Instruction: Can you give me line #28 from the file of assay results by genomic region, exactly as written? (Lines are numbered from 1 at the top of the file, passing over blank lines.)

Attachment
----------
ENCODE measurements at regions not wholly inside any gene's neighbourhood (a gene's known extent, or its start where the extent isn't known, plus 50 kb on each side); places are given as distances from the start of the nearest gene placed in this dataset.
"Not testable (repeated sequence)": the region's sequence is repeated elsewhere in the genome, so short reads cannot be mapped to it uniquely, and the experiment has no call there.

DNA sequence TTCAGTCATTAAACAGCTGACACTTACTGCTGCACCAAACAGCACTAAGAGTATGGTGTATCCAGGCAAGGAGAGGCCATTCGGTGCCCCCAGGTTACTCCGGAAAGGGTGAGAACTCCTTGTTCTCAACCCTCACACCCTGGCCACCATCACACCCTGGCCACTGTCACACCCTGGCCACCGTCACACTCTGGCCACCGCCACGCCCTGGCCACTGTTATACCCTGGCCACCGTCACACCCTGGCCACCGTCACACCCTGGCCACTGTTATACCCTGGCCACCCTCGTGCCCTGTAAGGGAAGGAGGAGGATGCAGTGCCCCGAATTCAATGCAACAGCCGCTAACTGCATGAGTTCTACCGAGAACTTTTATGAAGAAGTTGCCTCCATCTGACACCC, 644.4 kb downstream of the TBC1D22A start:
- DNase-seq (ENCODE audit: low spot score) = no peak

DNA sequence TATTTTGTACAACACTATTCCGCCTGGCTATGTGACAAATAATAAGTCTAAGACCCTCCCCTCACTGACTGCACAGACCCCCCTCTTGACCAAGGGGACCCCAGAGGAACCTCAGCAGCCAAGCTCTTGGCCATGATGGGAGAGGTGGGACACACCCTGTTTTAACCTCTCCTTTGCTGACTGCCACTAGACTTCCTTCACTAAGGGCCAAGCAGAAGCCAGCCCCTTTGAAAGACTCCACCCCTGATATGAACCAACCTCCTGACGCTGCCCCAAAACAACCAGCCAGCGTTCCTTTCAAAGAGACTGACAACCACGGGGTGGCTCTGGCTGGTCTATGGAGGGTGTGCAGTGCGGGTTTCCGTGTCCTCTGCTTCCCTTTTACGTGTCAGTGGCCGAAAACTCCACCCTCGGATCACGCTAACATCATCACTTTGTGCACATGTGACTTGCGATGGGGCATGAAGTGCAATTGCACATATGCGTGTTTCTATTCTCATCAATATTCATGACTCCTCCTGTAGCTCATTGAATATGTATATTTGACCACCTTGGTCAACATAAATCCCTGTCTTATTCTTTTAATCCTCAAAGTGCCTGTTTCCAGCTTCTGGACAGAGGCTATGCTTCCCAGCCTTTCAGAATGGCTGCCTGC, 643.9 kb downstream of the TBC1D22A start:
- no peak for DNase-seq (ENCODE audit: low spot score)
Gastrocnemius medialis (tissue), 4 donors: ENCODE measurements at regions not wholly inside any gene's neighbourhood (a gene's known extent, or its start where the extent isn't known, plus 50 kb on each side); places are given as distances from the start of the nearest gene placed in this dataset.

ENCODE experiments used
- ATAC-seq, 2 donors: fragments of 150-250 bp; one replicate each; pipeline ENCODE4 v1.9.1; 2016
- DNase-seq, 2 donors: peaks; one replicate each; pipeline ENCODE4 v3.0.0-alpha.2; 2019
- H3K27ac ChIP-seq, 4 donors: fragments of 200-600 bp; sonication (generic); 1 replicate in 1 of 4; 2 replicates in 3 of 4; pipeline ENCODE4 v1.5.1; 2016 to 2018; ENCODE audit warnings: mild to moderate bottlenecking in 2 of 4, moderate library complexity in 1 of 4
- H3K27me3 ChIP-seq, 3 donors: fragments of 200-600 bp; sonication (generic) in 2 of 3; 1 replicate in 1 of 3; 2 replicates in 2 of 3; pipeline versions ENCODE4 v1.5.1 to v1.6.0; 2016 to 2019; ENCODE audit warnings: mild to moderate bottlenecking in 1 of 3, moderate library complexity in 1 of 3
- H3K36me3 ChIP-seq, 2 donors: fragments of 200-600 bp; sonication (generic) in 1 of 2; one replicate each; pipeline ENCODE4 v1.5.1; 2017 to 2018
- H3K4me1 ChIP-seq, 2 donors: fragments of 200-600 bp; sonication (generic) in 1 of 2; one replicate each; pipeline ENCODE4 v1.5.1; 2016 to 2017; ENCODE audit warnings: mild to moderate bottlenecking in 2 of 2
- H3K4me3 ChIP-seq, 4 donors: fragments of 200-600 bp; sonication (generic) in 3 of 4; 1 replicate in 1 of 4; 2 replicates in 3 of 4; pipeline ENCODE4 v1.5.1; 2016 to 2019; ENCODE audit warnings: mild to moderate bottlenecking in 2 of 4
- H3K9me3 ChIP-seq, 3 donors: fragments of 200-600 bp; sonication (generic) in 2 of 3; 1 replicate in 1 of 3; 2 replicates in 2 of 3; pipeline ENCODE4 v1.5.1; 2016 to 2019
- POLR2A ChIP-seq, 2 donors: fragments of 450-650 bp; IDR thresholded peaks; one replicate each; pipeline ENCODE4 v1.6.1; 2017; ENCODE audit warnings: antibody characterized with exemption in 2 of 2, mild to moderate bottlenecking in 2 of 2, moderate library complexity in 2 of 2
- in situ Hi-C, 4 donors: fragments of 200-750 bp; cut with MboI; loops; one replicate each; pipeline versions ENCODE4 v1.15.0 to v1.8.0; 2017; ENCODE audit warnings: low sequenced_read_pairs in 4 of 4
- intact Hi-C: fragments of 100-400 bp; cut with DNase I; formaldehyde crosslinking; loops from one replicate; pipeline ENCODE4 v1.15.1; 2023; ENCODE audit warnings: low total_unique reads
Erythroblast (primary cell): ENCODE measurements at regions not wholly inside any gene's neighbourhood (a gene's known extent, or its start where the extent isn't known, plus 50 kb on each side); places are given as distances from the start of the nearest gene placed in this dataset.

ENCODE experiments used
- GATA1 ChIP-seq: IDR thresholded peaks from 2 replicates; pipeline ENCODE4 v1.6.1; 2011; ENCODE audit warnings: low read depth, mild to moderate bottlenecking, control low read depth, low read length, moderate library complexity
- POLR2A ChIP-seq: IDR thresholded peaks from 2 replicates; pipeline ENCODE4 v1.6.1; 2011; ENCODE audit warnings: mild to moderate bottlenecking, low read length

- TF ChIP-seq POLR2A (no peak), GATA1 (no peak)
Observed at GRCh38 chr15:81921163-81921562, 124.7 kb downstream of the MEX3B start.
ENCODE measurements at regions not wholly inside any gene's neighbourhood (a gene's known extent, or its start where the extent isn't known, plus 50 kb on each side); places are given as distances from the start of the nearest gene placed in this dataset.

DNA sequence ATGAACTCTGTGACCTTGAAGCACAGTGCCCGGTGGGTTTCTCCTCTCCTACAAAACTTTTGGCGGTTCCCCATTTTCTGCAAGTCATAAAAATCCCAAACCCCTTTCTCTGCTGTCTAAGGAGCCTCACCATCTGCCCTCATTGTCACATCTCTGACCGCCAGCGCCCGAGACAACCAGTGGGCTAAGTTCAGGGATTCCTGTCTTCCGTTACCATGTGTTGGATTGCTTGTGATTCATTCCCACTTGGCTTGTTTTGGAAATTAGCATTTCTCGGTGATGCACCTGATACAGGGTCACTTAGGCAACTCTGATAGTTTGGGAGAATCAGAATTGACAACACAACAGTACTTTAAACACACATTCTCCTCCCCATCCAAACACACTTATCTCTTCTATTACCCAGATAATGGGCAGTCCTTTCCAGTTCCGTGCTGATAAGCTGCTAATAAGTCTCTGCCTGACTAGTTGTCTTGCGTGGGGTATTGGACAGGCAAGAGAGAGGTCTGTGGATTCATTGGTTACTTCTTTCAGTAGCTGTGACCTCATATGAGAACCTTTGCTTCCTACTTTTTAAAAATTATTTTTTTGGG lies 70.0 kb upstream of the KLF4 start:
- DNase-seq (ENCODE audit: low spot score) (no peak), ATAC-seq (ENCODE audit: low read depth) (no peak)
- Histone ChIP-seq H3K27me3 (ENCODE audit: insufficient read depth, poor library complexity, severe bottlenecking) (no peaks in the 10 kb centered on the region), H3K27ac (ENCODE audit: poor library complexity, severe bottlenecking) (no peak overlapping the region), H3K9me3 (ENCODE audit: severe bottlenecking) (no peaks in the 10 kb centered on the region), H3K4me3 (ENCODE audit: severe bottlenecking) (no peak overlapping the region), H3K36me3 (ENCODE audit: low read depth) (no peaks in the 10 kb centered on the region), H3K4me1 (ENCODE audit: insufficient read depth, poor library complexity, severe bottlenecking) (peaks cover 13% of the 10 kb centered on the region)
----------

- DNase-seq (ENCODE audit: low spot score) (no peak), ATAC-seq (ENCODE audit: low read depth) (no peak)